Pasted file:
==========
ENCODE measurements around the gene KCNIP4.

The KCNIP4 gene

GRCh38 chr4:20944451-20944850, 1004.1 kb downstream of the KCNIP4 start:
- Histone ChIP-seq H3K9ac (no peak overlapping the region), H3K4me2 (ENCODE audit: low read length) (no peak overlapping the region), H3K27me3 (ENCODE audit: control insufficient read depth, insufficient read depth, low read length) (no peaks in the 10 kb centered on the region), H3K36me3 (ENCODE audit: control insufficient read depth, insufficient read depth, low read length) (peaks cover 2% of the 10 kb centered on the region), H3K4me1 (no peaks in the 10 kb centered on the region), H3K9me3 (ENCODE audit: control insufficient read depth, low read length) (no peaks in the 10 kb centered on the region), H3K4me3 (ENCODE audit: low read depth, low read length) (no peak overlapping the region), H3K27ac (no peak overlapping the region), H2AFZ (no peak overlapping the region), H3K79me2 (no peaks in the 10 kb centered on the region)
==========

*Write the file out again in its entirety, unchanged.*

ENCODE measurements around the gene KCNIP4.

The KCNIP4 gene

GRCh38 chr4:20944451-20944850, 1004.1 kb downstream of the KCNIP4 start:
- Histone ChIP-seq H3K9ac (no peak overlapping the region), H3K4me2 (ENCODE audit: low read length) (no peak overlapping the region), H3K27me3 (ENCODE audit: control insufficient read depth, insufficient read depth, low read length) (no peaks in the 10 kb centered on the region), H3K36me3 (ENCODE audit: control insufficient read depth, insufficient read depth, low read length) (peaks cover 2% of the 10 kb centered on the region), H3K4me1 (no peaks in the 10 kb centered on the region), H3K9me3 (ENCODE audit: control insufficient read depth, low read length) (no peaks in the 10 kb centered on the region), H3K4me3 (ENCODE audit: low read depth, low read length) (no peak overlapping the region), H3K27ac (no peak overlapping the region), H2AFZ (no peak overlapping the region), H3K79me2 (no peaks in the 10 kb centered on the region)